A symbol of global nuclear danger born during the Cold War is again being used by its creators as a reminder that the world is not secure from mass destruction. The hands of the so-called "Doomsday Clock" have been moved a couple of minutes closer to midnight.
The "Doomsday Clock" appears on the cover of the University of Chicago-based Bulletin of the Atomic Scientists. Since 1998, the clock has read nine minutes to midnight, with midnight representing the use of nuclear weapons. Wednesday in Chicago, the Bulletin's editors adjusted the clock to read seven minutes to midnight.
The head of the Bulletin's board, George Lopez, says this is the third time since 1991 the clock has edged closer to midnight. "We have gotten worse, not better, at controlling the opportunities or responding to the opportunities that will produce greater security in a world of nuclear weapons," he said.
He said the United States has contributed to this situation through its plans to walk away from the Antiballistic Missile Treaty.
Mr. Lopez said other factors hurting global security include increased tensions between nuclear powers India and Pakistan, the security of nuclear weapons materials in the former Soviet Union and the knowledge that the terrorist organization behind the September 11 attacks on the United States has been trying to obtain nuclear materials to make weapons.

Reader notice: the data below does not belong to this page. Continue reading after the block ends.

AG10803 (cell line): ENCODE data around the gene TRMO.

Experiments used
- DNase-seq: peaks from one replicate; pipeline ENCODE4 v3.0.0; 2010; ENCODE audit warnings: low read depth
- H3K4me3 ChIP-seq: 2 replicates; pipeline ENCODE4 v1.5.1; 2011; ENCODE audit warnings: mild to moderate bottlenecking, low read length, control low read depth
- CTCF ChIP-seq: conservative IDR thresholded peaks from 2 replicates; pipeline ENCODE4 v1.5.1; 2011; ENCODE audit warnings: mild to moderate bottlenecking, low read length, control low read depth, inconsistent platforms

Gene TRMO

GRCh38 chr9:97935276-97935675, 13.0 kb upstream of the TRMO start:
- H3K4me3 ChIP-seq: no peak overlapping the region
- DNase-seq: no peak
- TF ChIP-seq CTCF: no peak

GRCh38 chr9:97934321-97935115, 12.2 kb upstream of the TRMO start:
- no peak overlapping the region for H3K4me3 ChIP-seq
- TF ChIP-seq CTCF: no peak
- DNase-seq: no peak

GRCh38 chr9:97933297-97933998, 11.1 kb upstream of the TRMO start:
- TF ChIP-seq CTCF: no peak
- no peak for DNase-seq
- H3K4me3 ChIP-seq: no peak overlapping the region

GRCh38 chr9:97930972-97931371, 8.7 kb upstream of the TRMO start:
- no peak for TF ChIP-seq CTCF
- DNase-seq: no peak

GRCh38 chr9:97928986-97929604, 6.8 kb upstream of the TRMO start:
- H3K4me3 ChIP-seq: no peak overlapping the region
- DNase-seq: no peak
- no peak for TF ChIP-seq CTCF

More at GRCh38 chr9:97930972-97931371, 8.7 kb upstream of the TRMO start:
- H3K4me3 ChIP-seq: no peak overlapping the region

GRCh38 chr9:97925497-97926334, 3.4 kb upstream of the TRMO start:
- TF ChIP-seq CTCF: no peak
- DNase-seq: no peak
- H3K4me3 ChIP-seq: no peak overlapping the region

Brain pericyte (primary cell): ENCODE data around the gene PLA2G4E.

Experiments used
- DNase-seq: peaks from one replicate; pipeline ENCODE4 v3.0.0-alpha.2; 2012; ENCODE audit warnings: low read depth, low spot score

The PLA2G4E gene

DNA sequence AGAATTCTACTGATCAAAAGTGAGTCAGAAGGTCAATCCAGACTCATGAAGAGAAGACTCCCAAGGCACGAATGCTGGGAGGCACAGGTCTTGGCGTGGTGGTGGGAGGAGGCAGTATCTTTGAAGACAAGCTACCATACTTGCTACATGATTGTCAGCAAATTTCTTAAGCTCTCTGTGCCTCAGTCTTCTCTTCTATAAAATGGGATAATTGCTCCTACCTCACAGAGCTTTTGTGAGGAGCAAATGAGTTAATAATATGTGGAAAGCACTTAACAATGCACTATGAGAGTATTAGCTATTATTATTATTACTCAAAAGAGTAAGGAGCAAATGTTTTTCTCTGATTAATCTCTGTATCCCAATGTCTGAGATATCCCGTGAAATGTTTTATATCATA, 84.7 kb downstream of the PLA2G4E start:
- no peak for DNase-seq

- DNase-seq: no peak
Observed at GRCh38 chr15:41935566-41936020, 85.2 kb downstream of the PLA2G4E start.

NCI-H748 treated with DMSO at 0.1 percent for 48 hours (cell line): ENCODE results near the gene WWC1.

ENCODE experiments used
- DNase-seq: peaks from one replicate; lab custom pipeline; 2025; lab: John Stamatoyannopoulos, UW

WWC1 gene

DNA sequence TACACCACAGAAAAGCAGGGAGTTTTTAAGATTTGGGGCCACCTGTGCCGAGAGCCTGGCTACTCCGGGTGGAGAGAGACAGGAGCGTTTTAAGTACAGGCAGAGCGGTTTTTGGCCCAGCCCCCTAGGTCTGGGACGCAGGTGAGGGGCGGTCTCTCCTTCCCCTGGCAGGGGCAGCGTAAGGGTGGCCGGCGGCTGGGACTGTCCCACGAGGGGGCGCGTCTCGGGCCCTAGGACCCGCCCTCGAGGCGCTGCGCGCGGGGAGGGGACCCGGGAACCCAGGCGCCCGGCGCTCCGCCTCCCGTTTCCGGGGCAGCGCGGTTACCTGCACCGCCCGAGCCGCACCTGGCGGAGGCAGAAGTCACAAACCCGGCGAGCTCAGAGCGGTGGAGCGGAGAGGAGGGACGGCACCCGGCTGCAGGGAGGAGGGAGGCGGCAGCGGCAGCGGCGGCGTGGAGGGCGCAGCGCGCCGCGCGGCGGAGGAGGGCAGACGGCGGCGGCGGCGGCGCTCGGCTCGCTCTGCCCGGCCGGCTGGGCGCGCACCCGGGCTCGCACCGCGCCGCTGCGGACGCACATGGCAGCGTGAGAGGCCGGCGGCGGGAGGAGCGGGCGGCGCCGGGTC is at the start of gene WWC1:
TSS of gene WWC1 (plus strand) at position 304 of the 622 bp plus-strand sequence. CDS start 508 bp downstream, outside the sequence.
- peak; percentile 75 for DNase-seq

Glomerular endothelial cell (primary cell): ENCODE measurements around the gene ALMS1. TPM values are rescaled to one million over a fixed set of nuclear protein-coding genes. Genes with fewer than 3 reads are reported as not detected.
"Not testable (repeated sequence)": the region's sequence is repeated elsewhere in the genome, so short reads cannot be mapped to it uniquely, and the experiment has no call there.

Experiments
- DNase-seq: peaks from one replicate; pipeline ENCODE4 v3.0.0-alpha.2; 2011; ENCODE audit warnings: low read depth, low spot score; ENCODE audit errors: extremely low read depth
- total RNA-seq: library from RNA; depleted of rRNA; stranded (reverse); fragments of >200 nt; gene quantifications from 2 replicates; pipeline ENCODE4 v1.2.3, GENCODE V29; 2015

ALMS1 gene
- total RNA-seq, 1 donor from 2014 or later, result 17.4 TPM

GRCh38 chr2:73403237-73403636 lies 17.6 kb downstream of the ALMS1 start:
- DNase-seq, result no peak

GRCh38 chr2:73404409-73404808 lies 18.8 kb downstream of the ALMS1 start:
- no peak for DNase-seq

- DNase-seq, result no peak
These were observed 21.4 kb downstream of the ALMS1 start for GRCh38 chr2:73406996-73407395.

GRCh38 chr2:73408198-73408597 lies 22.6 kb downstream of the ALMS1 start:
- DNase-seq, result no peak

He said, "The September 11th attacks and the subsequent and probably unrelated use of the mail to deliver deadly anthrax spores breached previous boundaries for terrorist acts and should have been a full global wake-up call. Moving the clock's hands at this time reflects our growing concern that the international community has simply hit the snooze button rather than respond to the full alarm."
The closest the "Doomsday Clock" has been to midnight was in 1953. The United States and Soviet Union each tested hydrogen bombs, and the Bulletin's editors adjusted the clock to two minutes to midnight. The furthest from midnight it has been was 17 minutes to midnight in 1991, when the Soviet Union was dissolving and the United States and Russia signed an arms reduction treaty.
The clock has its critics. Among them is the Washington-based Center for Security Policy, which advocates international peace through U.S. military strength. The head of the Center was recently quoted in news reports referring to the Bulletin's editors as irrelevant to the global security process, and advocating prescriptions that are wrong. VOA was not able to reach anyone at the Center for comment.
Bulletin Publisher Stephen Schwartz says it is not wrong to remind the world that the threat of nuclear weapons is still real, and to call reductions in the number of weapons and increased security for existing ones. "I think there is a great deal of history and evidence to suggest that arms control did make a positive contribution during the Cold War and today, and to simply throw it away on the pretext that it is no longer required because the world is in a very different place is a serious mistake," he said.
Mr. Schwartz said the Bulletin originally defined midnight as nuclear war between the United States and Soviet Union. Now, midnight refers to the use of a nuclear weapon anywhere on earth. This is the 17th time the hands of the "Doomsday Clock" have been moved since its creation in 1947.